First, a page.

Some people are really good at getting their foot in the doors of prospective employers, even when there aren’t any jobs available: They’ll aggressively seek out informational interviews, lunch, or coffee with the people who make hiring decisions, and so on. As someone who has always lacked this level of initiative when job hunting, I’ve often wondered whether there are some limits to this approach. Doesn’t it sometimes come off as overbearing? But a new study (PDF) in Psychological Science at least partially supports the enthusiastic up-and-at-them approach to job seeking: It turns out that, all things being equal, prospective employers will likely see you as more capable and intelligent simply by hearing the sound of your voice.
For the study, Juliana Schroeder and Nicholas Epley of Chicago’s Booth School of Business videoed a bunch of MBA students giving elevator pitches for their ideal jobs. Sometimes, the students gave pitches they’d designed to be presented in-person, and sometimes they read aloud pitches they’d adapted from a written form. The researchers then pulled a bunch of people at a science museum in Chicago, as well as a separate group of professional recruiters, and asked them all to evaluate the hypothetical applicants. At one point, actors were also brought in to read the pitches, to make sure the effects weren’t because of some quirk related to students reading their own pitches.
Consistently, the would-be hirers rated the hypothetical candidates as smarter, more capable, and more hire-worthy when they heard their voices, even though the pitches themselves were identical in the different experimental conditions. Seeing candidates via video didn’t seem to make a difference as compared to hearing them, though.
Part of the reason this matters is that the participants in the experiment didn’t think being heard as opposed to being read would affect their chances. This wrongness could have real-world ramifications, the authors explain:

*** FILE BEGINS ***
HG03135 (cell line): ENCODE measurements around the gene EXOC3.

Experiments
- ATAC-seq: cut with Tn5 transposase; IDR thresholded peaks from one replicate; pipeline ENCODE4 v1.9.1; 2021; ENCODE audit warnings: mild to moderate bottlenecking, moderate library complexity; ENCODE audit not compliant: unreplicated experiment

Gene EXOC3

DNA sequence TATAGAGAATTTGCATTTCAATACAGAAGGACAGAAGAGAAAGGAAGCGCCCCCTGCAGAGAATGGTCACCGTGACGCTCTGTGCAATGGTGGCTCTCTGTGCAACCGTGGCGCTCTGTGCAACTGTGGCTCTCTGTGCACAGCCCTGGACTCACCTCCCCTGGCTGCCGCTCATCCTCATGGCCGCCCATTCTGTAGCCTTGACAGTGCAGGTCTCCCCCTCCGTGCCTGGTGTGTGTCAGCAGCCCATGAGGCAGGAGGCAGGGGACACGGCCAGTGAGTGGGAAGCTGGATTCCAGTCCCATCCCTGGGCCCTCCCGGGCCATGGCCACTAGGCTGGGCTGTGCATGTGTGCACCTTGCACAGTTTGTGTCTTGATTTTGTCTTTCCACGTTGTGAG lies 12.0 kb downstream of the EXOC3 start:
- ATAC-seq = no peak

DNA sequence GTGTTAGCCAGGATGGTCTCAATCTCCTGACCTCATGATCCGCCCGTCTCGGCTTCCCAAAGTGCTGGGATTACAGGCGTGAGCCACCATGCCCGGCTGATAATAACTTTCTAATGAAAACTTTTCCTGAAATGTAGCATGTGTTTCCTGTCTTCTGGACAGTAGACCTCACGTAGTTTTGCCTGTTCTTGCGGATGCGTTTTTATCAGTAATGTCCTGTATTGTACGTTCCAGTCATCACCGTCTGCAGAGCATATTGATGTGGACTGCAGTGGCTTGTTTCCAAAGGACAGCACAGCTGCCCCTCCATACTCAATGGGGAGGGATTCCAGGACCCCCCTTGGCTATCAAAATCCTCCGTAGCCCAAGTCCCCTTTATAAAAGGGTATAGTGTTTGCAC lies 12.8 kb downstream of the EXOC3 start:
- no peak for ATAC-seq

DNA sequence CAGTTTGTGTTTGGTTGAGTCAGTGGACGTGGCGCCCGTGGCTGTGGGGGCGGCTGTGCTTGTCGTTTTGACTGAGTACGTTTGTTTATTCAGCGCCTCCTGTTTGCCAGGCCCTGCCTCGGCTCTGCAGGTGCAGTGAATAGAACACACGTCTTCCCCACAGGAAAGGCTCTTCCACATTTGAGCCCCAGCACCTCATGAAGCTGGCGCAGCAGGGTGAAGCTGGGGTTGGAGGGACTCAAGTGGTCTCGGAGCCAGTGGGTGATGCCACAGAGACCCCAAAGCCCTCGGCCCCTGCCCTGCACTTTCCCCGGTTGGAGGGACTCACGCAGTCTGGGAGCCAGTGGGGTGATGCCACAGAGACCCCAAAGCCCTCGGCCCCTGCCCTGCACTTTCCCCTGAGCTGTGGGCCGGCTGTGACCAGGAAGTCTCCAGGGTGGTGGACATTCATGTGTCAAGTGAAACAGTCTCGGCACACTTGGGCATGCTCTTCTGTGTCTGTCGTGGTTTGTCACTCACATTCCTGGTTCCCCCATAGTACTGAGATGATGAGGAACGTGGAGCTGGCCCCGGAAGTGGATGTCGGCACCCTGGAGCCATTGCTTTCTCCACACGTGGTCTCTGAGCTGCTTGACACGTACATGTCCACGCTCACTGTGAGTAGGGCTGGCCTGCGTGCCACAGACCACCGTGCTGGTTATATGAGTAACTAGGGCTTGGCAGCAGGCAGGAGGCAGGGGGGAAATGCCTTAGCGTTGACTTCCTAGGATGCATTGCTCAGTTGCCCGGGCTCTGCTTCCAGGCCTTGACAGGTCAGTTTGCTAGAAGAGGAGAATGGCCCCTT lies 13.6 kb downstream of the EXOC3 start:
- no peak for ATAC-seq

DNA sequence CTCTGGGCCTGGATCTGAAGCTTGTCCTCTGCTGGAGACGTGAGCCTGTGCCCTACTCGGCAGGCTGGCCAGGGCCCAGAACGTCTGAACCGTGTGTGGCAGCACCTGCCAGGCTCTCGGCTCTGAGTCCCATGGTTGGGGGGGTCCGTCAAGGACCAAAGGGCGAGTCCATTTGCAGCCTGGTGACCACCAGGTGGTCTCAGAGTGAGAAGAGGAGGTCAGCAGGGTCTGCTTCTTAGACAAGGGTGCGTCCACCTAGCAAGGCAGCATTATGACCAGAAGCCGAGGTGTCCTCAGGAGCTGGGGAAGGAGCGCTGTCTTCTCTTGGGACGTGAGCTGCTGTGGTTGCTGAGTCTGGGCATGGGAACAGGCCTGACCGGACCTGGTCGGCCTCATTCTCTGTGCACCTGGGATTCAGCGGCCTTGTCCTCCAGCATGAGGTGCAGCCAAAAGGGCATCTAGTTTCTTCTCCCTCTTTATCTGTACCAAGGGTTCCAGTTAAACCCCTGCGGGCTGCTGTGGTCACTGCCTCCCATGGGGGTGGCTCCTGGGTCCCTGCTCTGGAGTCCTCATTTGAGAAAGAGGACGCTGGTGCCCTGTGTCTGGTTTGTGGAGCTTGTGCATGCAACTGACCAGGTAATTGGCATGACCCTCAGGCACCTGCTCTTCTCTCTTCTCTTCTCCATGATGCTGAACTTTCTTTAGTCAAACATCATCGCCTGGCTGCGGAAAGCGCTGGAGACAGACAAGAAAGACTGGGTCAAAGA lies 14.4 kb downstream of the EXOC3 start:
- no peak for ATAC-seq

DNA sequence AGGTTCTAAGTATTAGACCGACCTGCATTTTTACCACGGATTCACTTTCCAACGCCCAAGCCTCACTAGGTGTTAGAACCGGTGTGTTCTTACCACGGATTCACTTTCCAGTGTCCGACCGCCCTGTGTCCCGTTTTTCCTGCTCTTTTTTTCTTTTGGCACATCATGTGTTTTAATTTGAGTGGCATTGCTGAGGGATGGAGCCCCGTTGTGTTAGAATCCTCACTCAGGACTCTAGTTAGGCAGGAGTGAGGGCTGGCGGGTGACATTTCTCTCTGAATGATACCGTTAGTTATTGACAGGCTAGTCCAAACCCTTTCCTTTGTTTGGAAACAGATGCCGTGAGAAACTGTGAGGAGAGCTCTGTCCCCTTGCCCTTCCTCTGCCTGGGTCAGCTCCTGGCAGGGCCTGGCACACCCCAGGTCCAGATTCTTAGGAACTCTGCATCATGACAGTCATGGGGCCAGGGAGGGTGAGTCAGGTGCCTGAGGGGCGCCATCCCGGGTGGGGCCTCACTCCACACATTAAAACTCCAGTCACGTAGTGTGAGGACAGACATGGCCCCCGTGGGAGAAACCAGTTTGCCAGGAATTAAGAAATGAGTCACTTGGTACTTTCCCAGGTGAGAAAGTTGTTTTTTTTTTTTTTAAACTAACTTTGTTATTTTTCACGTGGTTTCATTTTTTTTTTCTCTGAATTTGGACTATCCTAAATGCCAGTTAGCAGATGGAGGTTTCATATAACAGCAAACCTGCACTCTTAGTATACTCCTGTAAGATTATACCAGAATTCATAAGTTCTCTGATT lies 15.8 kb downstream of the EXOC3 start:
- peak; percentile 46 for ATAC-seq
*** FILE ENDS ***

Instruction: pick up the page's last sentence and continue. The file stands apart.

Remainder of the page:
None expected that their voice would convey significantly greater intellect. Practically, these expectations matter because they may affect how job candidates approach employers. If candidates are unaware of how the communication medium affects the impression they convey, then they will be just as likely to write to employers as to speak with them. Theoretically, these expectations matter because they suggest that the underlying mechanisms responsible for conveying a person’s mental capacities are surprising rather than obvious.
This wasn’t a perfectly real-world situation, of course. As the authors point out, it would be hard to come up with an ethical experiment in which you experimentally manipulated what real-life hiring managers saw or heard of real-life candidates. And going back to the informational-interview aspect, it’s not clear this finding can be directly applied to those situations, simply because the experiment wasn’t set up to test that.
Still, there’s little reason to think the social-psychological dynamics at work here wouldn’t apply in other similar situations. Despite the fact that the students in this study didn’t think their voices would help them, it actually isn’t that shocking to suggest that, all things being equal, it’s better to meet a prospective employer in person or over the phone than to remain just another email in their inbox. This study helps provide some context as to why this distinction matters — and why those overeager job-seekers might be on the right track.